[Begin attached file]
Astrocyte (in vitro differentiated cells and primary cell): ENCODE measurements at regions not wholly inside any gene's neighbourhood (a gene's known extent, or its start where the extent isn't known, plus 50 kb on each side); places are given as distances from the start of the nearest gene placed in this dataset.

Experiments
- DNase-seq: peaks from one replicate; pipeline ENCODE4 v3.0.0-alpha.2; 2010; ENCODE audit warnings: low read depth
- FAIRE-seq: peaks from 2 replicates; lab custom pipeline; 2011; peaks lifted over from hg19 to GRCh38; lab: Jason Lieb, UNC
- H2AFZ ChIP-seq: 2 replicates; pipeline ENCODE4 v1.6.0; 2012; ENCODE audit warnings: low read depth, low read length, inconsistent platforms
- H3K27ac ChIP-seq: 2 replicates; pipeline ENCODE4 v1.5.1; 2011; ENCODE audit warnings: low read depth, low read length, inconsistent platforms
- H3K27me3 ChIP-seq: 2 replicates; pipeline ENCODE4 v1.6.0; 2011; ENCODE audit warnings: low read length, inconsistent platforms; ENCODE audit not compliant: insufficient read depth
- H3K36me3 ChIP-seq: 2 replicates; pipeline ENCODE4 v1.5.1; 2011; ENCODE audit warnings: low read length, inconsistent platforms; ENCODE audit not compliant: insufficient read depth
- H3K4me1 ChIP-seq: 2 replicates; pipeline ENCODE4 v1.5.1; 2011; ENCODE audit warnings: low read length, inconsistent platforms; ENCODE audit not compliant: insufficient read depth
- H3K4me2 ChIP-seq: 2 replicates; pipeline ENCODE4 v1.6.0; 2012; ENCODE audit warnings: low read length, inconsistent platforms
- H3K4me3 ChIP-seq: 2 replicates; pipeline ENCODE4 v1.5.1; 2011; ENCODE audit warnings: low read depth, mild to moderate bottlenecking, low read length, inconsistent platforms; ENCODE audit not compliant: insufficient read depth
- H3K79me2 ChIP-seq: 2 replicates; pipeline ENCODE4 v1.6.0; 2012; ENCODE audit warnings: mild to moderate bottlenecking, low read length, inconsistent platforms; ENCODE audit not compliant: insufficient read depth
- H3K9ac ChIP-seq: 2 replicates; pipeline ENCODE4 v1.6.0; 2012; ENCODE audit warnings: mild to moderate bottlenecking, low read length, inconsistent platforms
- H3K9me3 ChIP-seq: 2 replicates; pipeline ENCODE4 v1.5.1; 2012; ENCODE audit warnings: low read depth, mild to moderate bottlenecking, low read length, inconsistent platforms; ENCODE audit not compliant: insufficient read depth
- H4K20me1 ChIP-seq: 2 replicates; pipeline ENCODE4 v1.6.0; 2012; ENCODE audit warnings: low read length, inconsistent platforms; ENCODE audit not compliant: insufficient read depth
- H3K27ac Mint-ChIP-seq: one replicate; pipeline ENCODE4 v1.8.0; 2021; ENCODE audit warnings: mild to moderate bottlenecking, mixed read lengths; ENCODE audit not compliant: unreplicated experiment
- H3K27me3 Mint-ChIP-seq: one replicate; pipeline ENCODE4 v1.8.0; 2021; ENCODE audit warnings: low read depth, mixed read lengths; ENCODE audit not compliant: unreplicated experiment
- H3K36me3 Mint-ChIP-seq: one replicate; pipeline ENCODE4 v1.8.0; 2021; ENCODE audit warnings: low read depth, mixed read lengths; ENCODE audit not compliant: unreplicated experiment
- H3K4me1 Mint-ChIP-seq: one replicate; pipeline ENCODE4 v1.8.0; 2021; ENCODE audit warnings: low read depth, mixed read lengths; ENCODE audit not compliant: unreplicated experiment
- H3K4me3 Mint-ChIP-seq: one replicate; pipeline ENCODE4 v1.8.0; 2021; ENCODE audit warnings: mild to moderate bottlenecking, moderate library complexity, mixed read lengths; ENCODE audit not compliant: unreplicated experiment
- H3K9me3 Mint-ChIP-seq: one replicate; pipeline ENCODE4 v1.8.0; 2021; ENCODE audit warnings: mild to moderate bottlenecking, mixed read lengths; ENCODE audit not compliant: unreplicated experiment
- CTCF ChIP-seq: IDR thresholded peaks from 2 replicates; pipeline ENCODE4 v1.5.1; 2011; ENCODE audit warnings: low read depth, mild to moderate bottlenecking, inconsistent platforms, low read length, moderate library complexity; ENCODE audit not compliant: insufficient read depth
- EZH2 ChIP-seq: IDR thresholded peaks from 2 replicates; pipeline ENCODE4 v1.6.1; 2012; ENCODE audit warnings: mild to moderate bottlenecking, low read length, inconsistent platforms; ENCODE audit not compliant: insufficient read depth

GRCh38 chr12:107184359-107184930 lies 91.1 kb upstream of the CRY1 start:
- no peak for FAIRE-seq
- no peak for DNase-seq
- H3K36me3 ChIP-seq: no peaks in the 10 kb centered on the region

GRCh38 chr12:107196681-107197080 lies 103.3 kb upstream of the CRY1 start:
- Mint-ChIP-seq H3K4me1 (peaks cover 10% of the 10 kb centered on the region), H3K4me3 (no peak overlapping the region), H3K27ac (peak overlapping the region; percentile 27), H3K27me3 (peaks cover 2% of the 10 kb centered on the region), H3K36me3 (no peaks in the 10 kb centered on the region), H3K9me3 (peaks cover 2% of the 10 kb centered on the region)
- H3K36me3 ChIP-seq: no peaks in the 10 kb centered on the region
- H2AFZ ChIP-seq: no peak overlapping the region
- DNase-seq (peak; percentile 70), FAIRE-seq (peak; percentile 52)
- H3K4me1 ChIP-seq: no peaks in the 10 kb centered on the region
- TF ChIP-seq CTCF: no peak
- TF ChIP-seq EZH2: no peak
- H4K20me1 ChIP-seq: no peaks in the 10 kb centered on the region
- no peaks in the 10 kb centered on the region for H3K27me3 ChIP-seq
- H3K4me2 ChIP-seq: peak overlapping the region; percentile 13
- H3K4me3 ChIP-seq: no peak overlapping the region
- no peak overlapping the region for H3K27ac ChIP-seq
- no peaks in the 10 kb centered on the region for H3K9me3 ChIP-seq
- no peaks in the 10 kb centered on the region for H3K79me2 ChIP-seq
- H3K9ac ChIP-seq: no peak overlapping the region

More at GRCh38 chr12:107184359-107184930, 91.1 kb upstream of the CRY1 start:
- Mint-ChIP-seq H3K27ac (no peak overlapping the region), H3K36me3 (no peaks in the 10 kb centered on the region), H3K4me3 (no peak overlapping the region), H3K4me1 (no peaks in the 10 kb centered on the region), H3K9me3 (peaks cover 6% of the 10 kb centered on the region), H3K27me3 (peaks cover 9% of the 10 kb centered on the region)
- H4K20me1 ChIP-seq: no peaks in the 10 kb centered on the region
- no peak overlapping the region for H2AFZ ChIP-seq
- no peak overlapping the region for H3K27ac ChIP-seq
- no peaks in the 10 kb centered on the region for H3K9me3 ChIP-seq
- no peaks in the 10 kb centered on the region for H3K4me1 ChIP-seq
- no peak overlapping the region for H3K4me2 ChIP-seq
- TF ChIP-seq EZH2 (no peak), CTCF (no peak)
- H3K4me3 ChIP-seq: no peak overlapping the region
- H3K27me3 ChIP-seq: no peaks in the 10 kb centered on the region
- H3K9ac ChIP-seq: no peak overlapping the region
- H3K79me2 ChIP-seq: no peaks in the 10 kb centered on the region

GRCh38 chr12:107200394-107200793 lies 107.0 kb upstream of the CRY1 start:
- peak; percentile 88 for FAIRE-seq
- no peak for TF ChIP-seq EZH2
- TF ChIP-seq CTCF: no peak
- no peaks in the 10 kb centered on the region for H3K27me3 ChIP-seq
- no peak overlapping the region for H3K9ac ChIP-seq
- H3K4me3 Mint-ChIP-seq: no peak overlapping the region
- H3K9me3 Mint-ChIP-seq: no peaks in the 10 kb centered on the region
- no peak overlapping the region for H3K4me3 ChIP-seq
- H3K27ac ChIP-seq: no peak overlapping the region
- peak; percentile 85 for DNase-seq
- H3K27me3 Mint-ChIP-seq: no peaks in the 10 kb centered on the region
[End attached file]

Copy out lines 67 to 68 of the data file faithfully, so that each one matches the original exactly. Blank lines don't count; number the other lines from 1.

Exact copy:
- peak; percentile 85 for DNase-seq
- H3K27me3 Mint-ChIP-seq: no peaks in the 10 kb centered on the region